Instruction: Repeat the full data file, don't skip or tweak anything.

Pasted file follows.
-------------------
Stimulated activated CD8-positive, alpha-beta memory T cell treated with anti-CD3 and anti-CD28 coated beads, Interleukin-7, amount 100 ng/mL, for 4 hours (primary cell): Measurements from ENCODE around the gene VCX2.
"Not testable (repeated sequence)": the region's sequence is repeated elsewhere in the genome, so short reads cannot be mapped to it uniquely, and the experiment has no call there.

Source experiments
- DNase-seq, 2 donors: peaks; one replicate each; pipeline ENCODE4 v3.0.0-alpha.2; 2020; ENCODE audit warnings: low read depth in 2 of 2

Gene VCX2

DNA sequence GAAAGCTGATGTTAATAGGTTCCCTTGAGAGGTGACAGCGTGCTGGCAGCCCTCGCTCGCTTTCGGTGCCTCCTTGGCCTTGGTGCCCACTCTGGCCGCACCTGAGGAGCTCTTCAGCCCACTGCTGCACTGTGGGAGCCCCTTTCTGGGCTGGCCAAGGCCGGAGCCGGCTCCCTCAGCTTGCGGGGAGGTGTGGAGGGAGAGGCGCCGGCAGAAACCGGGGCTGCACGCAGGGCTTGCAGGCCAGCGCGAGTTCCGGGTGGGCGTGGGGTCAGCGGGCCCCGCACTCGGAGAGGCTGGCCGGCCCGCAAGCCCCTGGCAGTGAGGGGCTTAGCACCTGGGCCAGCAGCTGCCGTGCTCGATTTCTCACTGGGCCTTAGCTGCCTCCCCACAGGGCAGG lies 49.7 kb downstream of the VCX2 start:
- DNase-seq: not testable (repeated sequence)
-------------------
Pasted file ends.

Stimulated activated CD8-positive, alpha-beta memory T cell treated with anti-CD3 and anti-CD28 coated beads, Interleukin-7, amount 100 ng/mL, for 4 hours (primary cell): Measurements from ENCODE around the gene VCX2.
"Not testable (repeated sequence)": the region's sequence is repeated elsewhere in the genome, so short reads cannot be mapped to it uniquely, and the experiment has no call there.

Source experiments
- DNase-seq, 2 donors: peaks; one replicate each; pipeline ENCODE4 v3.0.0-alpha.2; 2020; ENCODE audit warnings: low read depth in 2 of 2

Gene VCX2

DNA sequence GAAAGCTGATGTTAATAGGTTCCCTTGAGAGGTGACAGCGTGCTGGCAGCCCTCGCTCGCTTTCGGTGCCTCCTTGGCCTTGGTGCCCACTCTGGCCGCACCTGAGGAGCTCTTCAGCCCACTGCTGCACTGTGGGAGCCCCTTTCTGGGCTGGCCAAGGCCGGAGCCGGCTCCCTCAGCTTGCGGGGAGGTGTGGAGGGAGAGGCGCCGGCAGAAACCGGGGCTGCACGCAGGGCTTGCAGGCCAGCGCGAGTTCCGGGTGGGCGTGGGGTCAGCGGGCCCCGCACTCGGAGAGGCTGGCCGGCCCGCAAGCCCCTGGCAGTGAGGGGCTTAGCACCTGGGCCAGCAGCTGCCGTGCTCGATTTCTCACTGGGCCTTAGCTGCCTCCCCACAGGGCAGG lies 49.7 kb downstream of the VCX2 start:
- DNase-seq: not testable (repeated sequence)